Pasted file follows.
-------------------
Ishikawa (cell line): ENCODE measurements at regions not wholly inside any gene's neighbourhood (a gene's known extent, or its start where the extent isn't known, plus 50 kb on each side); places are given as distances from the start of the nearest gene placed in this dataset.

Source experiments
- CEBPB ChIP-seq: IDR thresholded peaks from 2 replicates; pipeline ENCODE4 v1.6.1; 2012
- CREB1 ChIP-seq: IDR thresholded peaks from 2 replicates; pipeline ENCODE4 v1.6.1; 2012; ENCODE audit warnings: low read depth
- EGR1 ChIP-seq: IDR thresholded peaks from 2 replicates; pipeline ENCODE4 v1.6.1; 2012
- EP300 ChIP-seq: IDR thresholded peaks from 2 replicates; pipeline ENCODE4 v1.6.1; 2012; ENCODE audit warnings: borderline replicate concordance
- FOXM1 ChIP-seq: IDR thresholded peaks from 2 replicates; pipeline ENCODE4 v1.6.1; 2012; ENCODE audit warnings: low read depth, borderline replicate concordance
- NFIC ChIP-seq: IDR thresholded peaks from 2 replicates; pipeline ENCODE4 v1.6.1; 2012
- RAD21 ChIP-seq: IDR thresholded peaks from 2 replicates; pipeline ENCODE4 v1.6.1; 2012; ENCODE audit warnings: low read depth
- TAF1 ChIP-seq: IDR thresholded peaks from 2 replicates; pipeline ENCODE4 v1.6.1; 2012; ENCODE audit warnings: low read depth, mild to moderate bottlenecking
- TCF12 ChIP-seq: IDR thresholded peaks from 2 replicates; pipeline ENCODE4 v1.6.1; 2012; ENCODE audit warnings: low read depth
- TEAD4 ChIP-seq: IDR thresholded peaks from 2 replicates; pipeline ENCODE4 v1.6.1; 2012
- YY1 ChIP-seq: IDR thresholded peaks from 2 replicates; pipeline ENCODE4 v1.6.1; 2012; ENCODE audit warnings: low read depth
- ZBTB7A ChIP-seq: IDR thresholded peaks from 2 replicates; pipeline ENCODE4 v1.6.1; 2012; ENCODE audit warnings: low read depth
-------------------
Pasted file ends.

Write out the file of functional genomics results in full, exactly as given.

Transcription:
Ishikawa (cell line): ENCODE measurements at regions not wholly inside any gene's neighbourhood (a gene's known extent, or its start where the extent isn't known, plus 50 kb on each side); places are given as distances from the start of the nearest gene placed in this dataset.

Source experiments
- CEBPB ChIP-seq: IDR thresholded peaks from 2 replicates; pipeline ENCODE4 v1.6.1; 2012
- CREB1 ChIP-seq: IDR thresholded peaks from 2 replicates; pipeline ENCODE4 v1.6.1; 2012; ENCODE audit warnings: low read depth
- EGR1 ChIP-seq: IDR thresholded peaks from 2 replicates; pipeline ENCODE4 v1.6.1; 2012
- EP300 ChIP-seq: IDR thresholded peaks from 2 replicates; pipeline ENCODE4 v1.6.1; 2012; ENCODE audit warnings: borderline replicate concordance
- FOXM1 ChIP-seq: IDR thresholded peaks from 2 replicates; pipeline ENCODE4 v1.6.1; 2012; ENCODE audit warnings: low read depth, borderline replicate concordance
- NFIC ChIP-seq: IDR thresholded peaks from 2 replicates; pipeline ENCODE4 v1.6.1; 2012
- RAD21 ChIP-seq: IDR thresholded peaks from 2 replicates; pipeline ENCODE4 v1.6.1; 2012; ENCODE audit warnings: low read depth
- TAF1 ChIP-seq: IDR thresholded peaks from 2 replicates; pipeline ENCODE4 v1.6.1; 2012; ENCODE audit warnings: low read depth, mild to moderate bottlenecking
- TCF12 ChIP-seq: IDR thresholded peaks from 2 replicates; pipeline ENCODE4 v1.6.1; 2012; ENCODE audit warnings: low read depth
- TEAD4 ChIP-seq: IDR thresholded peaks from 2 replicates; pipeline ENCODE4 v1.6.1; 2012
- YY1 ChIP-seq: IDR thresholded peaks from 2 replicates; pipeline ENCODE4 v1.6.1; 2012; ENCODE audit warnings: low read depth
- ZBTB7A ChIP-seq: IDR thresholded peaks from 2 replicates; pipeline ENCODE4 v1.6.1; 2012; ENCODE audit warnings: low read depth